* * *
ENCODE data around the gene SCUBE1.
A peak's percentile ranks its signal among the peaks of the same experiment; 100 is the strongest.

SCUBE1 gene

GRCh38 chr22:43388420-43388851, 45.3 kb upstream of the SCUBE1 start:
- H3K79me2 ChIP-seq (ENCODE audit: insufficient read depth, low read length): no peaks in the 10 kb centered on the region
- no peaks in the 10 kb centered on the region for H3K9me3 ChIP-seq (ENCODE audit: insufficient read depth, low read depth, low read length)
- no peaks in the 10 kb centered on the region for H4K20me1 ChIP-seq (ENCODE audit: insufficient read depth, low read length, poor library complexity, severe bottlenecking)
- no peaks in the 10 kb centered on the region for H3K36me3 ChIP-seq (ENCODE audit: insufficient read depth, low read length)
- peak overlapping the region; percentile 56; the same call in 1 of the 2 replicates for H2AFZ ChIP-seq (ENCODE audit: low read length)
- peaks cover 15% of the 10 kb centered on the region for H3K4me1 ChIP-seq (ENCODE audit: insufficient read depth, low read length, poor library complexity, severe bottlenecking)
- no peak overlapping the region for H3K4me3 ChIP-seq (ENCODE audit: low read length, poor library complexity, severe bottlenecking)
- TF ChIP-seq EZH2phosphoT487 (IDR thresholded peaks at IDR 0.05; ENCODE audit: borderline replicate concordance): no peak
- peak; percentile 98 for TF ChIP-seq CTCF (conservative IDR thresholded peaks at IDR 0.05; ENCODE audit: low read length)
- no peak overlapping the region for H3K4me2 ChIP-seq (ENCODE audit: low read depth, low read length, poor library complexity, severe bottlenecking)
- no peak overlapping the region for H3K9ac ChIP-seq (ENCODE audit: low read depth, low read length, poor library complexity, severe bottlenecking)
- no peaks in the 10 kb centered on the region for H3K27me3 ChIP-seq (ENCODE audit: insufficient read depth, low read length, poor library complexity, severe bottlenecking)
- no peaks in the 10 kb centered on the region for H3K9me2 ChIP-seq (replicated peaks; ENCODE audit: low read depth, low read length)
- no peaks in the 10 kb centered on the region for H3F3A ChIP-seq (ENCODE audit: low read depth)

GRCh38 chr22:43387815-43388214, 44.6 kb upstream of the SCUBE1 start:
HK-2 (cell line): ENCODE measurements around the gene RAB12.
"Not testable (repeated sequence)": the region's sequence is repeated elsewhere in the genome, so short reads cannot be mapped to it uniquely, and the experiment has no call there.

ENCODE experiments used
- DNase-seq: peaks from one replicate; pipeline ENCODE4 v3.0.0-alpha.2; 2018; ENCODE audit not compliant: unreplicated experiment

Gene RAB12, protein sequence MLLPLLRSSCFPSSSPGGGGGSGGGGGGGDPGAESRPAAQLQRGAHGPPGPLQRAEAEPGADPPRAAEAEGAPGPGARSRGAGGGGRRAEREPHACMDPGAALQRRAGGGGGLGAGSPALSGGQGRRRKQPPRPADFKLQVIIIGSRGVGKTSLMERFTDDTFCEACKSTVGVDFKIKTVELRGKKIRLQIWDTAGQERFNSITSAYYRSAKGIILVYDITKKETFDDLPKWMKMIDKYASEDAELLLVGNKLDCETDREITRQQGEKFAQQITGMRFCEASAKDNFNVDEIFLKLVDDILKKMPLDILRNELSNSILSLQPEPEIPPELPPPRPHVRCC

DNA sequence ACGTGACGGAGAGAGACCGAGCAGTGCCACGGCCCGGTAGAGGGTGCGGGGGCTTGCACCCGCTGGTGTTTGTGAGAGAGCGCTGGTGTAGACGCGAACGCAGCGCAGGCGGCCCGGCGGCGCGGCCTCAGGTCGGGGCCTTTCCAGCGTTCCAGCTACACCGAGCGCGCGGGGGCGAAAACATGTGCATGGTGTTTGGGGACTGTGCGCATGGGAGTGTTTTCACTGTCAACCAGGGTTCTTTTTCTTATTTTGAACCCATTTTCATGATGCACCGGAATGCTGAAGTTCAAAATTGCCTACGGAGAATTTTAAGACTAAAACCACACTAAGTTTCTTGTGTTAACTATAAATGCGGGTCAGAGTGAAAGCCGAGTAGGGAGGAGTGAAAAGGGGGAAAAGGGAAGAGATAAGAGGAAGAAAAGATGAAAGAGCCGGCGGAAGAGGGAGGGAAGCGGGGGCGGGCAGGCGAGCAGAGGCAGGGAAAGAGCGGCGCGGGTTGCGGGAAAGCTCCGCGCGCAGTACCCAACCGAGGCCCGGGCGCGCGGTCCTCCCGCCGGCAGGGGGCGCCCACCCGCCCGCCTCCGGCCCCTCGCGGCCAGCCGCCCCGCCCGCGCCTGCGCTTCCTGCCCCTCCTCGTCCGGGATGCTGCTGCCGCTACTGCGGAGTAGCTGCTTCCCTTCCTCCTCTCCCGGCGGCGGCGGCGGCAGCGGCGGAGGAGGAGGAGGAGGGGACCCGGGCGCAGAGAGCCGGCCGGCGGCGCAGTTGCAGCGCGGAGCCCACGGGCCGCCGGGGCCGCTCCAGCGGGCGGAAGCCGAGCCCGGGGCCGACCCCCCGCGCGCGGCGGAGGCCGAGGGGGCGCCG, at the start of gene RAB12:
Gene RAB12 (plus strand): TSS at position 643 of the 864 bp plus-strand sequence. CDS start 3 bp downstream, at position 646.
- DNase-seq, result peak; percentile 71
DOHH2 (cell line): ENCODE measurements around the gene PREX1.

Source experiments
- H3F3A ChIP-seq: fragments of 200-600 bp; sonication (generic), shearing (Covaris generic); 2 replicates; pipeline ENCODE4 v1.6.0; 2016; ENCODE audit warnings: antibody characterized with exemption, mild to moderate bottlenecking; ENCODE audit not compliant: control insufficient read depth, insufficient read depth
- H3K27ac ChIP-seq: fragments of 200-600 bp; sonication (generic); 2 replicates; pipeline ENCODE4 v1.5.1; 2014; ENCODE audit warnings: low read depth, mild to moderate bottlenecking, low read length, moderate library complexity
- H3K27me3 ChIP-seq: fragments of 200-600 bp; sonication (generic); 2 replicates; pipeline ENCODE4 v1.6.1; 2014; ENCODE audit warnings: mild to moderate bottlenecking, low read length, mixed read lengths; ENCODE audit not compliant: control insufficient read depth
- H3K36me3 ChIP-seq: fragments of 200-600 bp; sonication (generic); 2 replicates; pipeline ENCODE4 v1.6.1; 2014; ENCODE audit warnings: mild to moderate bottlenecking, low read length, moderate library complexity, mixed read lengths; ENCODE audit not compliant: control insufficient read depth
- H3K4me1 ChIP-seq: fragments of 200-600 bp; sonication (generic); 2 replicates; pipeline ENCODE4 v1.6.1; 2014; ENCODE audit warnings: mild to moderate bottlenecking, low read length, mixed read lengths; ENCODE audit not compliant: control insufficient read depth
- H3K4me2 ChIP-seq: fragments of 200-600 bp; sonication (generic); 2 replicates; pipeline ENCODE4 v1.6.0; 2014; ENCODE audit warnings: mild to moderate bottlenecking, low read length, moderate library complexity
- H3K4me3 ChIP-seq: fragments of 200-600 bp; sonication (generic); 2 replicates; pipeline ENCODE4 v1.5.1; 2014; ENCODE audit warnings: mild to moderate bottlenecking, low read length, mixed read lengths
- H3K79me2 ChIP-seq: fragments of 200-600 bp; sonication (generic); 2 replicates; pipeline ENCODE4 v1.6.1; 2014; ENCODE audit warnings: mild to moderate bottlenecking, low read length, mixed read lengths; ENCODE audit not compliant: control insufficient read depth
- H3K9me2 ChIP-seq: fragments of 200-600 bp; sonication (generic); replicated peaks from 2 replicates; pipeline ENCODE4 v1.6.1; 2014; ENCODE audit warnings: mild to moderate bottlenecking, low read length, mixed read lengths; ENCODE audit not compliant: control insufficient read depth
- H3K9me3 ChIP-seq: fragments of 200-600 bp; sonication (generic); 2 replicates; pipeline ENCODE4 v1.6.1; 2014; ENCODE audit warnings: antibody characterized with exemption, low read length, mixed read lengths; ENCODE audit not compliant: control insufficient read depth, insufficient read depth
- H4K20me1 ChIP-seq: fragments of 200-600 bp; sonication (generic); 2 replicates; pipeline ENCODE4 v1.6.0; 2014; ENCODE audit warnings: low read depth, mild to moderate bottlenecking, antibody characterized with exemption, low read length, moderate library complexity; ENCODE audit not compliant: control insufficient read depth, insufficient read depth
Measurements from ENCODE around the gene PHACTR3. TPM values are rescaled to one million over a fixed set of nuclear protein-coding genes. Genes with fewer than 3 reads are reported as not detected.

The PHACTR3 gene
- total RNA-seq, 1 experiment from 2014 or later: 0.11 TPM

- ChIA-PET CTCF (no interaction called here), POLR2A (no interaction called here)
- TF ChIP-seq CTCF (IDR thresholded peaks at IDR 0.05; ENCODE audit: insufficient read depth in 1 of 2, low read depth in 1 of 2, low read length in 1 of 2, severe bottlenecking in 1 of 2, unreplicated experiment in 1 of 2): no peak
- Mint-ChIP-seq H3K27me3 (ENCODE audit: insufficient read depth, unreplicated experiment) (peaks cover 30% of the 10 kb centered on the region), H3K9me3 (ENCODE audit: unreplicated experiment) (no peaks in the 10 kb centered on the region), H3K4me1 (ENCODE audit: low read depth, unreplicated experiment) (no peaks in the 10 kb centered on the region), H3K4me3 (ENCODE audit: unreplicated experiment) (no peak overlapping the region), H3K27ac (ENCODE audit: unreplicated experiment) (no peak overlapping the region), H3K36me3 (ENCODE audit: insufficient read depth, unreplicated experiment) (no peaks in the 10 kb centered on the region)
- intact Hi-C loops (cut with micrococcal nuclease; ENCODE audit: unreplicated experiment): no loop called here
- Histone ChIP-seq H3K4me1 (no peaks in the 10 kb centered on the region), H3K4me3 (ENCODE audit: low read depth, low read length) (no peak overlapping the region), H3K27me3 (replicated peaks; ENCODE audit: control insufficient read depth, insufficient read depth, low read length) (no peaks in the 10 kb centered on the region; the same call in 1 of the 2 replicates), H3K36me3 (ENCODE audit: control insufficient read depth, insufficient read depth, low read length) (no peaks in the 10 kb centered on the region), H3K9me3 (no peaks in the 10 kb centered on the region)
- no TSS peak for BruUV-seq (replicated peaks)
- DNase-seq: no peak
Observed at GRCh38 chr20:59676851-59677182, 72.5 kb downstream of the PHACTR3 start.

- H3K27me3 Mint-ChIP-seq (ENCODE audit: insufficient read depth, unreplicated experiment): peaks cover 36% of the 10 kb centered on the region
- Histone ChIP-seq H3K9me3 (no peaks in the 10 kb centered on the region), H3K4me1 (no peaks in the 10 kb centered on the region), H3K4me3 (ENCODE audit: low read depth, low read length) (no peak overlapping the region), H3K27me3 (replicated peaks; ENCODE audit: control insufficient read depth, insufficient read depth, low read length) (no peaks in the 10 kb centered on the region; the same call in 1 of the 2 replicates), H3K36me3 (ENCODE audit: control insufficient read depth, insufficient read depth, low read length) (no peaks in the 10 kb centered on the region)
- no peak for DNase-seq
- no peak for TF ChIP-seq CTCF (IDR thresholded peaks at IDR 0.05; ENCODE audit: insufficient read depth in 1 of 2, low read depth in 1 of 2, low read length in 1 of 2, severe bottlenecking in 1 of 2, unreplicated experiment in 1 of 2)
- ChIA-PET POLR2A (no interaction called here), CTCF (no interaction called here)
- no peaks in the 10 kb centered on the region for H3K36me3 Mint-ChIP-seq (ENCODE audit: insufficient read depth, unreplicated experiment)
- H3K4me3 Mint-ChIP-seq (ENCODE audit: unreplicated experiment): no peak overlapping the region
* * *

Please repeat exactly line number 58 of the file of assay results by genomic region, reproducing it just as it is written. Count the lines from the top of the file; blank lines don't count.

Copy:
- H3K4me3 Mint-ChIP-seq (ENCODE audit: unreplicated experiment): no peak overlapping the region